UK Displays Raphael's Sistine Tapestries, Designs

Unprecedented Exhibit Marks Benedict XVI’s Visit

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LONDON, SEPT. 6, 2010 (Zenit.org).- Four of the tapestries Raphael designed for the Sistine Chapel will go on display this week alongside the drawings that were the models for the weavings.

The Victoria and Albert Museum (V&A) announced the display, to begin Wednesday and run through mid-October. The drawings (called “cartoons”) for the tapestries have been on display at the V&A since 1865 but this will be the first time that the cartoons and tapestries have been displayed together — something Raphael himself never witnessed.

The tapestries were commissioned in 1515; Raphael was asked to make drawings of Sts. Peter and Paul to complete the Sistine Chapel but in a medium quite unlike Michelangelo’s.

The cartoons are the same size as the final project (more than 11 feet by 17 feet) and are mirror images of the tapestries, since they were woven from the back.

Archbishop Vincent Nichols of Westminster noted that the unprecedented display marks Benedict XVI’s visit to the United Kingdom this month.
 
“The tapestries are significant works in their own right, but they are also a powerful language,” the prelate proposed. “They are reflections on the mission of the Apostles Peter and Paul, not only to care for the Church but to witness the gift of Christ in a world that had, as yet, no language capable of speaking about him.”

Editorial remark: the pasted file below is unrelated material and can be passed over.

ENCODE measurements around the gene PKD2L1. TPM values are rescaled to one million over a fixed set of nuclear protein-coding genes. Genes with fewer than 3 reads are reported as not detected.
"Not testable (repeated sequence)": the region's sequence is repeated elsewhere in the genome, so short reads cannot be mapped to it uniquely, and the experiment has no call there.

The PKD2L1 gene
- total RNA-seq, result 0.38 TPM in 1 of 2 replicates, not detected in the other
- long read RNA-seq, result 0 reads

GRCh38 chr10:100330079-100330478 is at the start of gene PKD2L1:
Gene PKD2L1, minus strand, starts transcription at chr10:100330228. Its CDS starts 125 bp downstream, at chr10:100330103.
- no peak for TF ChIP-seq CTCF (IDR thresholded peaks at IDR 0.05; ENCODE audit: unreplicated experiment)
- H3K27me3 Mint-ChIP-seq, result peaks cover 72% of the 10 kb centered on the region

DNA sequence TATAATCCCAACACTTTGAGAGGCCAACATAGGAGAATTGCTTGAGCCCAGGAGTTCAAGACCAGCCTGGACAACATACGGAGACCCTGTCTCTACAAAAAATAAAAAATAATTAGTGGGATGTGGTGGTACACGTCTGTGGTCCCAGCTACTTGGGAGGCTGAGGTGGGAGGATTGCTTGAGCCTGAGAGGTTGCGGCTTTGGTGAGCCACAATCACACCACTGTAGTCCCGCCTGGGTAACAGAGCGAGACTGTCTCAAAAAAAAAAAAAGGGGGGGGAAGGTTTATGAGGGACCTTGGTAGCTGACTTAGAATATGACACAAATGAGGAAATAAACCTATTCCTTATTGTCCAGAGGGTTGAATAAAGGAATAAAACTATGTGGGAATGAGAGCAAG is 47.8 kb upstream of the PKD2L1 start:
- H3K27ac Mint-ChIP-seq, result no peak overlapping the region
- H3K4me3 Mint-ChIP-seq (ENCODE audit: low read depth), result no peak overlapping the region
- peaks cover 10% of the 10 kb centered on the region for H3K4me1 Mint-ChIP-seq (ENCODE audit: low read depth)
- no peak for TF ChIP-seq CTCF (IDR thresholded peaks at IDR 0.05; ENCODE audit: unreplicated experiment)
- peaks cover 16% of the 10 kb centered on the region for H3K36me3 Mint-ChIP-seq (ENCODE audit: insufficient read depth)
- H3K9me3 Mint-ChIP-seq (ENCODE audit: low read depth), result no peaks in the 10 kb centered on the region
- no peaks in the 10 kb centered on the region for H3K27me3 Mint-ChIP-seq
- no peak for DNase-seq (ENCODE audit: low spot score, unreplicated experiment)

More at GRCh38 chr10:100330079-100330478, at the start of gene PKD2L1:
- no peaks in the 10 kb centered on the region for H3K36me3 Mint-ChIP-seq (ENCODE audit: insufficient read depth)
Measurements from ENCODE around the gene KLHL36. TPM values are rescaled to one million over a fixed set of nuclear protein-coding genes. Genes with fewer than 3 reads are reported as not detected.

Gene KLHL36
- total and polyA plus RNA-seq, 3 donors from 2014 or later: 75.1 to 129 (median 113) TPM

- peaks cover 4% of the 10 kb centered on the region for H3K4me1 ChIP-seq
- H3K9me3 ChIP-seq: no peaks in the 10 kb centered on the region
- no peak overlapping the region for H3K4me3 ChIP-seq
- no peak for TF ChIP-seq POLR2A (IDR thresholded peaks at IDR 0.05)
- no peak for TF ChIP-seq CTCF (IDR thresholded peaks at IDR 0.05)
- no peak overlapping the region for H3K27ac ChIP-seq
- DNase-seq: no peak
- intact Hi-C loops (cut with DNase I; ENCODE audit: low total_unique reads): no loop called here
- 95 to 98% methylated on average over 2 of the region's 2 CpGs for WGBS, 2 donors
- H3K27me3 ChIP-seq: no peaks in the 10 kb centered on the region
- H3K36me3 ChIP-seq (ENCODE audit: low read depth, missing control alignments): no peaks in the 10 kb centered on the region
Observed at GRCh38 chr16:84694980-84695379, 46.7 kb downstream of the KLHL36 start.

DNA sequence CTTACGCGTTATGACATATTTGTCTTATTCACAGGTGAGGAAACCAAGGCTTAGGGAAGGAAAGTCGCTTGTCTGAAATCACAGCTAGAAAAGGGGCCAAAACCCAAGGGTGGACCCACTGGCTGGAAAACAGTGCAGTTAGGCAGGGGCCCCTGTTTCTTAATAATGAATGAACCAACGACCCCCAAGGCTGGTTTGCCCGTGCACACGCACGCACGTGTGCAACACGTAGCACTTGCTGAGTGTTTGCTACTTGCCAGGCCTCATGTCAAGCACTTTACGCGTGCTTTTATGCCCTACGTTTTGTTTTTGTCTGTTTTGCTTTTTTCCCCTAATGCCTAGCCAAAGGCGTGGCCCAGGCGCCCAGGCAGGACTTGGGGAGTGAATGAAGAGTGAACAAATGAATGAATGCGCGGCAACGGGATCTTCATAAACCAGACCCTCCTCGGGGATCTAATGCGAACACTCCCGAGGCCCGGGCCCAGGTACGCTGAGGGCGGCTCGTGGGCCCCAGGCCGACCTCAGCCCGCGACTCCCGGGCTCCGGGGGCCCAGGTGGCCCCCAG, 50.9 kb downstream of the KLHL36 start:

The archbishop proposed that great art “requires us to be open” and “give permission for our world to be reorganized.”

“We come away not only informed but changed,” he said. “All great art, even when it is uncomfortable, teaches us to be generous.”

Archbishop Nichols suggested the same can happen in an encounter with Catholicism.

“Of course, the centuries, the conflicts and human sinfulness can dull and disfigure it, but Christianity’s creative vitality is not dimmed. As with art, the problem lies in knowing how to understand it. If we come with suspicion, with limited language drawn from reductionist sources, then of course we will see only something old, antiquated and dusty,” he reflected.

The prelate also suggested that the joint display of the tapestries (which belong to the Vatican) and the cartoons (owned by the queen) is a metaphor for the papal visit itself.

“Each casts new light on the other; together they bring enrichment,” he said. “When Pope Benedict comes next week, my hope is that people will indeed listen to what he has to say. But I hope that they will also be open to experiencing the creative imagination of a living faith.”

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